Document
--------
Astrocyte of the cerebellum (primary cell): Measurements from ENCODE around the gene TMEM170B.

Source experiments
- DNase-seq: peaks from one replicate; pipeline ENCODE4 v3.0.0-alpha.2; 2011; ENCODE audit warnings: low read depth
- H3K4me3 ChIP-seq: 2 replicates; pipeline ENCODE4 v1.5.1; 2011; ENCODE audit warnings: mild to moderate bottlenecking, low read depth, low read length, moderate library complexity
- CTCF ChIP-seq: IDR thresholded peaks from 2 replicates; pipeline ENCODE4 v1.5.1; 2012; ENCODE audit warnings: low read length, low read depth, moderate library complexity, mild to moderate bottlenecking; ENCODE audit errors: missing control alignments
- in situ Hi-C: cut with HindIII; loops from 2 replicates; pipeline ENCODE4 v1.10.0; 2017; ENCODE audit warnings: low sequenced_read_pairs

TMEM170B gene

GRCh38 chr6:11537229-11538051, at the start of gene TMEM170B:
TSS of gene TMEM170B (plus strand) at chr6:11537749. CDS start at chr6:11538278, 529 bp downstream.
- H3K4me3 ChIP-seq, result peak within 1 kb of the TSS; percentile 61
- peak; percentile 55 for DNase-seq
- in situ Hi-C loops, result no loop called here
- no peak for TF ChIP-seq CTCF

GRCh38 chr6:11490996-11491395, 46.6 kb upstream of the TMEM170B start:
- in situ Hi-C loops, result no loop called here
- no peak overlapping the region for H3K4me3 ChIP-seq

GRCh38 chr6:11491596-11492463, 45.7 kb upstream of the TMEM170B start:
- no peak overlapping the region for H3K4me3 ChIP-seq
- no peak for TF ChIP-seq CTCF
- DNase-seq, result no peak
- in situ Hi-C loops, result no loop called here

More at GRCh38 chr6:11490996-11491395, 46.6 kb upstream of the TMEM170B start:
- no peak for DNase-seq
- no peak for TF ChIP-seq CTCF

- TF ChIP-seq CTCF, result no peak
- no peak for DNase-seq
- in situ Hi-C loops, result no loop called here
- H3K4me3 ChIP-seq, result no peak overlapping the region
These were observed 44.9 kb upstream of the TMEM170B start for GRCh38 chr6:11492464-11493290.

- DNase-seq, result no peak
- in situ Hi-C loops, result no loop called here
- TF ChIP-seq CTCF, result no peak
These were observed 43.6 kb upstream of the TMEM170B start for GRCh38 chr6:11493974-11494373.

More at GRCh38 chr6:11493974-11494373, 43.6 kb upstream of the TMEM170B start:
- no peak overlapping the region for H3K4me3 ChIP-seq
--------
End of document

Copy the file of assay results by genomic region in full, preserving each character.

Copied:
Astrocyte of the cerebellum (primary cell): Measurements from ENCODE around the gene TMEM170B.

Source experiments
- DNase-seq: peaks from one replicate; pipeline ENCODE4 v3.0.0-alpha.2; 2011; ENCODE audit warnings: low read depth
- H3K4me3 ChIP-seq: 2 replicates; pipeline ENCODE4 v1.5.1; 2011; ENCODE audit warnings: mild to moderate bottlenecking, low read depth, low read length, moderate library complexity
- CTCF ChIP-seq: IDR thresholded peaks from 2 replicates; pipeline ENCODE4 v1.5.1; 2012; ENCODE audit warnings: low read length, low read depth, moderate library complexity, mild to moderate bottlenecking; ENCODE audit errors: missing control alignments
- in situ Hi-C: cut with HindIII; loops from 2 replicates; pipeline ENCODE4 v1.10.0; 2017; ENCODE audit warnings: low sequenced_read_pairs

TMEM170B gene

GRCh38 chr6:11537229-11538051, at the start of gene TMEM170B:
TSS of gene TMEM170B (plus strand) at chr6:11537749. CDS start at chr6:11538278, 529 bp downstream.
- H3K4me3 ChIP-seq, result peak within 1 kb of the TSS; percentile 61
- peak; percentile 55 for DNase-seq
- in situ Hi-C loops, result no loop called here
- no peak for TF ChIP-seq CTCF

GRCh38 chr6:11490996-11491395, 46.6 kb upstream of the TMEM170B start:
- in situ Hi-C loops, result no loop called here
- no peak overlapping the region for H3K4me3 ChIP-seq

GRCh38 chr6:11491596-11492463, 45.7 kb upstream of the TMEM170B start:
- no peak overlapping the region for H3K4me3 ChIP-seq
- no peak for TF ChIP-seq CTCF
- DNase-seq, result no peak
- in situ Hi-C loops, result no loop called here

More at GRCh38 chr6:11490996-11491395, 46.6 kb upstream of the TMEM170B start:
- no peak for DNase-seq
- no peak for TF ChIP-seq CTCF

- TF ChIP-seq CTCF, result no peak
- no peak for DNase-seq
- in situ Hi-C loops, result no loop called here
- H3K4me3 ChIP-seq, result no peak overlapping the region
These were observed 44.9 kb upstream of the TMEM170B start for GRCh38 chr6:11492464-11493290.

- DNase-seq, result no peak
- in situ Hi-C loops, result no loop called here
- TF ChIP-seq CTCF, result no peak
These were observed 43.6 kb upstream of the TMEM170B start for GRCh38 chr6:11493974-11494373.

More at GRCh38 chr6:11493974-11494373, 43.6 kb upstream of the TMEM170B start:
- no peak overlapping the region for H3K4me3 ChIP-seq